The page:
FLY gravatar imageFLY ( 2014-10-21 05:18:42 -0500 )edit

Size of image will also add a different order of keypoints. That is normal because you have more information available.

StevenPuttemans gravatar imageStevenPuttemans ( 2014-10-21 07:02:31 -0500 )edit

Thanks @StevenPuttemans for the information. The exact same image, in OpenCV Mat format, is passed to the FeatureDetector in both C++ and Android, and the exact same set of keypoints and descriptors is generated.

We are using the BRUTEFORCE_HAMMING DescriptorMatcher, so based on what you said it would seem that even with the descriptors in a different order the matches should be made between the training image and the test image.

@berak, if you have any suggestions on the Android side for debugging this I'd be very appreciative.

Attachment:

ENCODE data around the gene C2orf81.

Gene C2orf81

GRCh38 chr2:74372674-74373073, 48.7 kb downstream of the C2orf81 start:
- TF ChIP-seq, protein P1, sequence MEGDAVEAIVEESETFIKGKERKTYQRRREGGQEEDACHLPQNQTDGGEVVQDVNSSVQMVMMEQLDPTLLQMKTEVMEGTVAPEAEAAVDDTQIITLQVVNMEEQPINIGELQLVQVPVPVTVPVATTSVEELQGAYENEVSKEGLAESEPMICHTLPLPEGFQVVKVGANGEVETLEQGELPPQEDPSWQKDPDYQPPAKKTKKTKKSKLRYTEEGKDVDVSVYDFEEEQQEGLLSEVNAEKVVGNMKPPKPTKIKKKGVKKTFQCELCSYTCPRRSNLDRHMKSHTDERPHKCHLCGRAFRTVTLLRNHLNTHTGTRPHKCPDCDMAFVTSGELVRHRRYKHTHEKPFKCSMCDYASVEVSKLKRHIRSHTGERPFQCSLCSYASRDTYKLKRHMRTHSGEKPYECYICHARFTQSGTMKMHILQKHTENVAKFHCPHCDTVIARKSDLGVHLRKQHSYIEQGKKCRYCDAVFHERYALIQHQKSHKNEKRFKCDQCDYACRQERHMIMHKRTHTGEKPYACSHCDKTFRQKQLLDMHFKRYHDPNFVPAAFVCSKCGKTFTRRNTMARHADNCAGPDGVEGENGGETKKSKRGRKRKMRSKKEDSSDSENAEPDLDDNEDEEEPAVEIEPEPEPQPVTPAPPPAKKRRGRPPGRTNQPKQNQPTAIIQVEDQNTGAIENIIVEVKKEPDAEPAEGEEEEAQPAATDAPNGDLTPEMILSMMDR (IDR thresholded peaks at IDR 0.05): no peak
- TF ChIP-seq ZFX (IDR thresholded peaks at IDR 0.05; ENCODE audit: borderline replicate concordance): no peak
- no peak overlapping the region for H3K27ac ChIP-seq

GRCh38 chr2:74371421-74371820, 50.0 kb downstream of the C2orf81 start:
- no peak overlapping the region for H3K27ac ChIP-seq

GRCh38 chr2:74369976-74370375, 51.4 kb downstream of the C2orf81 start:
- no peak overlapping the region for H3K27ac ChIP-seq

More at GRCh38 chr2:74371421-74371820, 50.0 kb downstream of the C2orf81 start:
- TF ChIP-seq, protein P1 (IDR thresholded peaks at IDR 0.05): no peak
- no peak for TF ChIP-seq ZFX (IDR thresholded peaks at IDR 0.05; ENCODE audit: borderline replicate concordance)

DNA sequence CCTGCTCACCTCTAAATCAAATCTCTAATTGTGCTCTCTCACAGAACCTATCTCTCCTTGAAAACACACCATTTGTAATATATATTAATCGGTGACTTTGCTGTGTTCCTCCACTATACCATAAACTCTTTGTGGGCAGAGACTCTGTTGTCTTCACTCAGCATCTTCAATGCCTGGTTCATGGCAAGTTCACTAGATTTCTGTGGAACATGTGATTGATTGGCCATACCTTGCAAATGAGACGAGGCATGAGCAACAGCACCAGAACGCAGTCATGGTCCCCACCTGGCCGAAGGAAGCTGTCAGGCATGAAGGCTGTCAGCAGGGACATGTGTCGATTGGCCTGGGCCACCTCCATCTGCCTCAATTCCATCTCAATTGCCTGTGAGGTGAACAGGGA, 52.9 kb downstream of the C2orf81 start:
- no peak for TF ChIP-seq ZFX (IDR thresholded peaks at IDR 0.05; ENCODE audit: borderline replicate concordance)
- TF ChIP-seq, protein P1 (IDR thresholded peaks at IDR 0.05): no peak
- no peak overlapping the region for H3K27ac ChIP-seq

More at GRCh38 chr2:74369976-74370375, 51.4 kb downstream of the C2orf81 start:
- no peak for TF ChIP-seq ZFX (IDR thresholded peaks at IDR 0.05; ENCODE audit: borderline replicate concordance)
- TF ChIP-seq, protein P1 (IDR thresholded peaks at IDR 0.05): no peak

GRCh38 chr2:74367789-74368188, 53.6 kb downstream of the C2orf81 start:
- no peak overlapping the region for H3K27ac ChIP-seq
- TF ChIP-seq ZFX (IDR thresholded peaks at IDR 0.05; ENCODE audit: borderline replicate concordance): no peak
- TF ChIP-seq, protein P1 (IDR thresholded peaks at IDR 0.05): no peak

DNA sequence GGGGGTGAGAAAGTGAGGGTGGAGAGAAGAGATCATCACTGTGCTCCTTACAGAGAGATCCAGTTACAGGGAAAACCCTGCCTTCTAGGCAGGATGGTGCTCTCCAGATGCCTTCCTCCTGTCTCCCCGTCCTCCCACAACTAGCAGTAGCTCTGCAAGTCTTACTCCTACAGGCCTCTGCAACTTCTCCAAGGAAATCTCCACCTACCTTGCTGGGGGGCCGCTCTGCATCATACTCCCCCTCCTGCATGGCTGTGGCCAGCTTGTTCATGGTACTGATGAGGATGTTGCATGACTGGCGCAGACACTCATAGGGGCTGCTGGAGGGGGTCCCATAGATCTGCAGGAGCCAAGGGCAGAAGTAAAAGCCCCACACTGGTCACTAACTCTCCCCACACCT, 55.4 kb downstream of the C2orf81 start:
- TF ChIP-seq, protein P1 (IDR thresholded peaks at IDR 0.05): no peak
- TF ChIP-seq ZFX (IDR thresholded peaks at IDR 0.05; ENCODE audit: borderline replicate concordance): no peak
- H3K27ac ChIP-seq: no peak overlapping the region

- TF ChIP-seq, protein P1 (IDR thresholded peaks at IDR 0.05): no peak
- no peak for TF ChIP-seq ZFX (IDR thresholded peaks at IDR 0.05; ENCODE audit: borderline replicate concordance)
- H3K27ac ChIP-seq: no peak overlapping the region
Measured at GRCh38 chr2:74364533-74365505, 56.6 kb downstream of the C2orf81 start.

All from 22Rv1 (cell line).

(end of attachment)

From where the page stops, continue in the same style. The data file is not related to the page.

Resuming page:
testflyjets gravatar imagetestflyjets ( 2014-10-21 12:08:57 -0500 )edit

I did a small experiment and took the descriptor matrix generated on Android and shuffled all the rows randomly, then used that matrix to try to register the target image. It doesn't work, just as the descriptor matrix generated in C++ has a different row ordering and also doesn't work.

So it seems the order of rows in the descriptor matrix does matter in terms of calling .match().

I also noted that there is a 1:1 correspondence between the rows in the keypoints and the generated descriptor matrix rows. That is, for each keypoint generated on Android, the same feature descriptor row is generated on Android and C++. So if the keypoints are in a different order in C++, the descriptor matrix rows will be in the same, different order.

testflyjets gravatar imagetestflyjets ( 2014-10-21 16:47:35 -0500 )edit

I did another experiment on Android. I wrote a native method using JNI to call the FeatureDetector.detect() method and examined the keypoints generated. They are the same keypoints generated by the Android Java method, so at least those two are consistent.

testflyjets gravatar imagetestflyjets ( 2014-10-21 18:12:59 -0500 )edit

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Asked: 2014-10-20 15:52:27 -0500

Seen: 766 times

Last updated: Oct 21 '14